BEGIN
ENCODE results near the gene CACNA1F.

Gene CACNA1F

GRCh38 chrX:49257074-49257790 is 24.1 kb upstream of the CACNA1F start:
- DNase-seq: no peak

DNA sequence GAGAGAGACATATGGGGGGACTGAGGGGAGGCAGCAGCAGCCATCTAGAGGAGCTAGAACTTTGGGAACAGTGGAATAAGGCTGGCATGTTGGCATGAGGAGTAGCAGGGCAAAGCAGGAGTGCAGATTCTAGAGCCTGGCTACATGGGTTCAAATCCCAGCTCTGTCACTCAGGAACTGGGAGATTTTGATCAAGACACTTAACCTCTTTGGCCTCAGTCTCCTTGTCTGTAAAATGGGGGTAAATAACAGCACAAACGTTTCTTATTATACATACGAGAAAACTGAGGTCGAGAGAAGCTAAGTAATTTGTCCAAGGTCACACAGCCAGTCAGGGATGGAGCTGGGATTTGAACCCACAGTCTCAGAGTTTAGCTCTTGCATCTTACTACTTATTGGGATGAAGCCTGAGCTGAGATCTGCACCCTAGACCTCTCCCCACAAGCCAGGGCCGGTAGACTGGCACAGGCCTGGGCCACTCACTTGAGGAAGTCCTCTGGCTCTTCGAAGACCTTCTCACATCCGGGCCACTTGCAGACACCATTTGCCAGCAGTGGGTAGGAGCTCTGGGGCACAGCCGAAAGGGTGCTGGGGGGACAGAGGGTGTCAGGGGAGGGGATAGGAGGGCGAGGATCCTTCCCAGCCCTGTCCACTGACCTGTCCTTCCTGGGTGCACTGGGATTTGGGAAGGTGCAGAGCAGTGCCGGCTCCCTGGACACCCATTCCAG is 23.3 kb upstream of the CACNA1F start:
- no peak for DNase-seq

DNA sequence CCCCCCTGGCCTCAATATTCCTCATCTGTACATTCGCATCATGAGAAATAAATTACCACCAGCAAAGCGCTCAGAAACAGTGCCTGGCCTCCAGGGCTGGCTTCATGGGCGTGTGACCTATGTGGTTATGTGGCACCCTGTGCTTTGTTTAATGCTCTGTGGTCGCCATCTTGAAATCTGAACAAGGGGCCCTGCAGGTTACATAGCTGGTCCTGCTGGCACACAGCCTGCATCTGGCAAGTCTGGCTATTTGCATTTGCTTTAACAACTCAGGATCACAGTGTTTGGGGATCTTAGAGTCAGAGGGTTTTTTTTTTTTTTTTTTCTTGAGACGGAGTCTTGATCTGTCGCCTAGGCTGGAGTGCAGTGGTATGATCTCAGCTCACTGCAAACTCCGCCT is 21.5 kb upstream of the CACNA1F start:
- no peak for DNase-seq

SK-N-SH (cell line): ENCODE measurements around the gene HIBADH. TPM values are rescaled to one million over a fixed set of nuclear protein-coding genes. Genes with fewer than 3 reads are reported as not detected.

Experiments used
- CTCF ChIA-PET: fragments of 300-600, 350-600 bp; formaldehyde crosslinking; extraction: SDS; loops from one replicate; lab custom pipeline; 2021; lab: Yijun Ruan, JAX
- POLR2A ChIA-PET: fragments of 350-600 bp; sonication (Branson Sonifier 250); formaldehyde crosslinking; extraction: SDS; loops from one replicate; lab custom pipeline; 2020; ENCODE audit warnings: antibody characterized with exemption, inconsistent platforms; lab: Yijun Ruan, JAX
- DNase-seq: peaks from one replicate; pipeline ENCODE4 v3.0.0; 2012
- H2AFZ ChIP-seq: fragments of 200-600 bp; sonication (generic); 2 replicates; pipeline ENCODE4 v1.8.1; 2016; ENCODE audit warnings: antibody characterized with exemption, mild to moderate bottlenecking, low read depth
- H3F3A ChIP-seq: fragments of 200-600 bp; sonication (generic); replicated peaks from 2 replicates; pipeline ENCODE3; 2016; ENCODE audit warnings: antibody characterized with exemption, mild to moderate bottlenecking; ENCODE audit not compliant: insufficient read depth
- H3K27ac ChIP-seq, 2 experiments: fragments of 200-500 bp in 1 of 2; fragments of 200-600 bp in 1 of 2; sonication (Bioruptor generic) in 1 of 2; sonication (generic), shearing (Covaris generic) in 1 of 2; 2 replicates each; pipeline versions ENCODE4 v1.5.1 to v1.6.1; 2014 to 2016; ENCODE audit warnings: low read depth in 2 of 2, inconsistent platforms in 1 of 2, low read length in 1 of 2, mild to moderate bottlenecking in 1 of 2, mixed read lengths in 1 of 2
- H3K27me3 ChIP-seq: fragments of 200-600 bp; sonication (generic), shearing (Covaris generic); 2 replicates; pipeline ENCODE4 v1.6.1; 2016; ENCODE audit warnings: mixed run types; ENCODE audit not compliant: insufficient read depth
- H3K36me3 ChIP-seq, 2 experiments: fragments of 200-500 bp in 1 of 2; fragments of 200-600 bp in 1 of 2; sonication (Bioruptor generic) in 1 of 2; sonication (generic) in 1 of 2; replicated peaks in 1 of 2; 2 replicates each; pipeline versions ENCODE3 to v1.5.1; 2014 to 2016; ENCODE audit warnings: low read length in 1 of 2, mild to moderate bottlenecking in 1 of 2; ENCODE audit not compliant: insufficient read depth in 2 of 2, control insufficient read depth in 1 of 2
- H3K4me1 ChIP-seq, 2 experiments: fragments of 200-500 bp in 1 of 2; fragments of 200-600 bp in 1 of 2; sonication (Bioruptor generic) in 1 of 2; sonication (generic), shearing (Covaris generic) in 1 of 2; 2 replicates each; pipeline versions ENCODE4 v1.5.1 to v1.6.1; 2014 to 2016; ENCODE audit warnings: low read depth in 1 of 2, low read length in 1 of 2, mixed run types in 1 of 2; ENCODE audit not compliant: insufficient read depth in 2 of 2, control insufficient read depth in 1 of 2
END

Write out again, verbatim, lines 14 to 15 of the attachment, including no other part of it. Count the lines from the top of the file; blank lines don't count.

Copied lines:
- H2AFZ ChIP-seq: fragments of 200-600 bp; sonication (generic); 2 replicates; pipeline ENCODE4 v1.8.1; 2016; ENCODE audit warnings: antibody characterized with exemption, mild to moderate bottlenecking, low read depth
- H3F3A ChIP-seq: fragments of 200-600 bp; sonication (generic); replicated peaks from 2 replicates; pipeline ENCODE3; 2016; ENCODE audit warnings: antibody characterized with exemption, mild to moderate bottlenecking; ENCODE audit not compliant: insufficient read depth